This year, Atlanta experienced its first white Christmas since 1882! I remember always wishing for a white Christmas as a child (but now I get tons of snow living in the Northeast.) We got maybe almost 2 inches of snow, and many churches were closed due to the icy roads.
During our family Christmas Eve dinner, some of my cousins suggested I make a penguin balloon. So, being “snowed in” this morning, I took some black, white, and orange balloons and decided to give it a try. I designed this penguin balloon off the top of my head. Below is the resulting Mr. Penguin, playing in the historic Atlanta snow!
To make this penguin, I used two small white 5″ round balloons, two black 260s, an orange 160 (scrap), an orange 260 (scrap), and a red 160 (scrap).
First, I used one (entire) black 260 (inflated with a 4″ tail) to make the head and the first loop for the body. The eyes are made from a white round not fully inflated, twisted in half. The white part of the body is a white round. I then used the second black 260 for the back of the penguin body and tail (you don’t need to use the whole balloon.) The beak is a very small scrap of orange balloon, and the feet and bow tie from 160 scraps. I’m pleased with my first try at a penguin.
This fish balloon is always one of the favorites. It’s actually not too complicated to make – it’s the combination of color and shapes that makes this fish really cool.
How to make a balloon fish (Removed)
This fish uses five balloons – two 260s, one large round balloon for the body, and two small ones for the eyes. (If you don’t have small round ones, you can use a 260 to make the eyes with a couple loops twists.) Choose colors that will go well together.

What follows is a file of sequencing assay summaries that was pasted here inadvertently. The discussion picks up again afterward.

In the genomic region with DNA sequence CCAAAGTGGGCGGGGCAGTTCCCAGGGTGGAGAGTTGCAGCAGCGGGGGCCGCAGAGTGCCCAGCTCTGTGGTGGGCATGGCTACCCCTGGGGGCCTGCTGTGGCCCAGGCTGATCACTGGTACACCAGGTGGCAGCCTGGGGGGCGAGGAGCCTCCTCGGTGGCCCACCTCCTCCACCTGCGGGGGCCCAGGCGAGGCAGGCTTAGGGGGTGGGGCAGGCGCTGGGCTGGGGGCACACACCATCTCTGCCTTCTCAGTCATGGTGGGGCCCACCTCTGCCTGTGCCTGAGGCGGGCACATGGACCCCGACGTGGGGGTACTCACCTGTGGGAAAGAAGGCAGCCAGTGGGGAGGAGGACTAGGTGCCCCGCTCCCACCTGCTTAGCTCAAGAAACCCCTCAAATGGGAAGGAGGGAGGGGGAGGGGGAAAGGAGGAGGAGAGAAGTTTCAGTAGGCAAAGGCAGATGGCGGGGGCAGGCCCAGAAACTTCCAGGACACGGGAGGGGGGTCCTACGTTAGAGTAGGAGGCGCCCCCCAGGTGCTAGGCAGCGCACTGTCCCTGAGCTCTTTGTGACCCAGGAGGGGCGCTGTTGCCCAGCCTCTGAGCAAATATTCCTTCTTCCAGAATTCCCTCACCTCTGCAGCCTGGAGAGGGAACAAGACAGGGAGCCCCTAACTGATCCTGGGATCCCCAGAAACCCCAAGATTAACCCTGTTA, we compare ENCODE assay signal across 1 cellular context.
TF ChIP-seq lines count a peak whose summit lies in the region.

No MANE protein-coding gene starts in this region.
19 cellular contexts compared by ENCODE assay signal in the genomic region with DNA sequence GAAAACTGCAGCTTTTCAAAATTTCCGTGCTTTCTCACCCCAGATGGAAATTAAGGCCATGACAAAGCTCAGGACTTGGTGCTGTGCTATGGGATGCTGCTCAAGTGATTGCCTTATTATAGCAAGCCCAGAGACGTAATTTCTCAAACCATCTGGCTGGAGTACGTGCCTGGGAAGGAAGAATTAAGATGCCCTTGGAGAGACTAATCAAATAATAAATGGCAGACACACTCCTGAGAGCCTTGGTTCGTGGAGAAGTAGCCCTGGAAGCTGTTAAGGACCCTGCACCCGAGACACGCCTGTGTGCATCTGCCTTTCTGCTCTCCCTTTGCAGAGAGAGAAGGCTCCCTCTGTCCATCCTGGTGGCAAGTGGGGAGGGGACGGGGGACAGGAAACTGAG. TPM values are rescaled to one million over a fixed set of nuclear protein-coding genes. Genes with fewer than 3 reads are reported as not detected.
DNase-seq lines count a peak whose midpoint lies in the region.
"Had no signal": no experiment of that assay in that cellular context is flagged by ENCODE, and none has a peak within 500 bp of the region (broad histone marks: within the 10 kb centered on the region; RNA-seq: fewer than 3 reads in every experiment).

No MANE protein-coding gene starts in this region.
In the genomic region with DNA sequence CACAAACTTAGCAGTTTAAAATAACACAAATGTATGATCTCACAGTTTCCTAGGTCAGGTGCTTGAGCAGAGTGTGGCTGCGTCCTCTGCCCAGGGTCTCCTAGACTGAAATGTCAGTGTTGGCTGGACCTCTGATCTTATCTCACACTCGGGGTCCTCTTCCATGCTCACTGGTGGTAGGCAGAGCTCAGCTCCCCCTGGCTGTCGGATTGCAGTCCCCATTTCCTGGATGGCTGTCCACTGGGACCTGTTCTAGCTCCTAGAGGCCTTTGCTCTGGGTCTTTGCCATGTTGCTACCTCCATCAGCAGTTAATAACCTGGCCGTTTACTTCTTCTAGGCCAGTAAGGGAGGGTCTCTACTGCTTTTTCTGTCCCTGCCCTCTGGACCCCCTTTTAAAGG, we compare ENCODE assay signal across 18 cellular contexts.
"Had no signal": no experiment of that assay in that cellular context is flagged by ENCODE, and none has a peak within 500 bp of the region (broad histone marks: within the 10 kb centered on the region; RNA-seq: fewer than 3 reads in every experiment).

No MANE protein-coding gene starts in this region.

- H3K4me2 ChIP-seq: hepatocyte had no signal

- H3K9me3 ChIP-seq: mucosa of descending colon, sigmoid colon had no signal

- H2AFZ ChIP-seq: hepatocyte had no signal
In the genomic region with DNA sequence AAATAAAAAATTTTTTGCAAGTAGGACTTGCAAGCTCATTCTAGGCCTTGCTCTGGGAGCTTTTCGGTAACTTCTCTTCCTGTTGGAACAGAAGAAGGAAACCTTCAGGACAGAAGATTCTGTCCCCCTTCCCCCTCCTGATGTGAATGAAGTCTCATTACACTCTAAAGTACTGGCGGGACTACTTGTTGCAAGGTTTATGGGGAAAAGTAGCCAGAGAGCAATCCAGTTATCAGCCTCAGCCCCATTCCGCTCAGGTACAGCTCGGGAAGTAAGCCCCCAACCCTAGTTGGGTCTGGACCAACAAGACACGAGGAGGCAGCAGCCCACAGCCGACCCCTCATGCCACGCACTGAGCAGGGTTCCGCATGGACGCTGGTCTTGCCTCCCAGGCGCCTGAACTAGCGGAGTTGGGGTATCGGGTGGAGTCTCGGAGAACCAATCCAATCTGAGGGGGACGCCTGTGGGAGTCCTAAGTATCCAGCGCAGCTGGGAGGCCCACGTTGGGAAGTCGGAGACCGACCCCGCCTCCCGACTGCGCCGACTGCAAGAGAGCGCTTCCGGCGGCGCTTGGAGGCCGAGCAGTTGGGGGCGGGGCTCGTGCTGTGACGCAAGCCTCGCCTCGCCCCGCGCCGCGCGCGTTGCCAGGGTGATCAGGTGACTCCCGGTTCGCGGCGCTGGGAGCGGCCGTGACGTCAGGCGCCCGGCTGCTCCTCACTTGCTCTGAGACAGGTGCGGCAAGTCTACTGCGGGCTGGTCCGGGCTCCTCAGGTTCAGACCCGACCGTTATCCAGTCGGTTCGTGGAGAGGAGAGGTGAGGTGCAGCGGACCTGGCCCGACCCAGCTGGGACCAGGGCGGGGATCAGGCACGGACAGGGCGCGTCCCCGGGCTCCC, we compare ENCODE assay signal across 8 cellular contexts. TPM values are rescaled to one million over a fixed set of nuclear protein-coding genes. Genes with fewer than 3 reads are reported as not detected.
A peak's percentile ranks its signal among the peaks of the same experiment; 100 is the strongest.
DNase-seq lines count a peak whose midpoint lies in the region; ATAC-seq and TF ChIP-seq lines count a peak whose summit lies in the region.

You’ll basically make two pinch twists (which might be the most difficult part) for the lips and two loop twists for the fins.
After making the balloon, I like to give a kid the chance to draw in the eyeballs/eyelashes, which they always enjoy.
[ Video link : How to make a balloon fish ]
This cute hippo design uses one 260 balloon and one pink heart balloon. I used a gray 260 balloon, but a silver, brown, or even light purple, light green, or light blue one would work well. This is another neat way to use a heart balloon. (I’ve seen a heart balloon used similarly in a cow balloon design as well.)
To make the balloon, follow these hippo balloon instructions by Bonnie Davis.
When inflating the balloon, you’ll want to leave about a 5 inch tail. (If you leave less of a tail, you’ll run of space for the balloon to expand.)